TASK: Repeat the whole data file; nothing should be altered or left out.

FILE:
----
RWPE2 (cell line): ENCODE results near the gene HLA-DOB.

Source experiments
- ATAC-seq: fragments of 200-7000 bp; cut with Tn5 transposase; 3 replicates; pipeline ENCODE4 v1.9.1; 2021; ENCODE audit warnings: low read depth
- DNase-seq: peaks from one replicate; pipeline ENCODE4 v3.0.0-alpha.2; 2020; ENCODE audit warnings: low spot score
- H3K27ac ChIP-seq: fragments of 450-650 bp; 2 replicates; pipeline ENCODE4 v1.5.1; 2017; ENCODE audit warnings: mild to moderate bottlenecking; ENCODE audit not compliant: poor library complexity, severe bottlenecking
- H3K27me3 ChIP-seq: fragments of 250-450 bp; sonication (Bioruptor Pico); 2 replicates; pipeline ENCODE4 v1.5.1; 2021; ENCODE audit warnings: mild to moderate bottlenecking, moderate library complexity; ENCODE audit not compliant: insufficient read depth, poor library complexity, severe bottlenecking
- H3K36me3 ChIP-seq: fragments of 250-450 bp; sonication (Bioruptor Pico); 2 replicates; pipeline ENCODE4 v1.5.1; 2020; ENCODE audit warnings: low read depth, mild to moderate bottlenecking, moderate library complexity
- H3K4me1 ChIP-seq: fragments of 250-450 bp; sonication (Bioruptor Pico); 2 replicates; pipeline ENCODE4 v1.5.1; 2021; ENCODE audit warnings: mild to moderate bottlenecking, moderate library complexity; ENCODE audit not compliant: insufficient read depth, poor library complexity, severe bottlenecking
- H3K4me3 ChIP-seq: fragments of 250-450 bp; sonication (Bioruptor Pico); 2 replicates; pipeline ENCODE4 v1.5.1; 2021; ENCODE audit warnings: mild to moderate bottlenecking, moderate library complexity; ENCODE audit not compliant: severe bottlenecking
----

RWPE2 (cell line): ENCODE results near the gene HLA-DOB.

Source experiments
- ATAC-seq: fragments of 200-7000 bp; cut with Tn5 transposase; 3 replicates; pipeline ENCODE4 v1.9.1; 2021; ENCODE audit warnings: low read depth
- DNase-seq: peaks from one replicate; pipeline ENCODE4 v3.0.0-alpha.2; 2020; ENCODE audit warnings: low spot score
- H3K27ac ChIP-seq: fragments of 450-650 bp; 2 replicates; pipeline ENCODE4 v1.5.1; 2017; ENCODE audit warnings: mild to moderate bottlenecking; ENCODE audit not compliant: poor library complexity, severe bottlenecking
- H3K27me3 ChIP-seq: fragments of 250-450 bp; sonication (Bioruptor Pico); 2 replicates; pipeline ENCODE4 v1.5.1; 2021; ENCODE audit warnings: mild to moderate bottlenecking, moderate library complexity; ENCODE audit not compliant: insufficient read depth, poor library complexity, severe bottlenecking
- H3K36me3 ChIP-seq: fragments of 250-450 bp; sonication (Bioruptor Pico); 2 replicates; pipeline ENCODE4 v1.5.1; 2020; ENCODE audit warnings: low read depth, mild to moderate bottlenecking, moderate library complexity
- H3K4me1 ChIP-seq: fragments of 250-450 bp; sonication (Bioruptor Pico); 2 replicates; pipeline ENCODE4 v1.5.1; 2021; ENCODE audit warnings: mild to moderate bottlenecking, moderate library complexity; ENCODE audit not compliant: insufficient read depth, poor library complexity, severe bottlenecking
- H3K4me3 ChIP-seq: fragments of 250-450 bp; sonication (Bioruptor Pico); 2 replicates; pipeline ENCODE4 v1.5.1; 2021; ENCODE audit warnings: mild to moderate bottlenecking, moderate library complexity; ENCODE audit not compliant: severe bottlenecking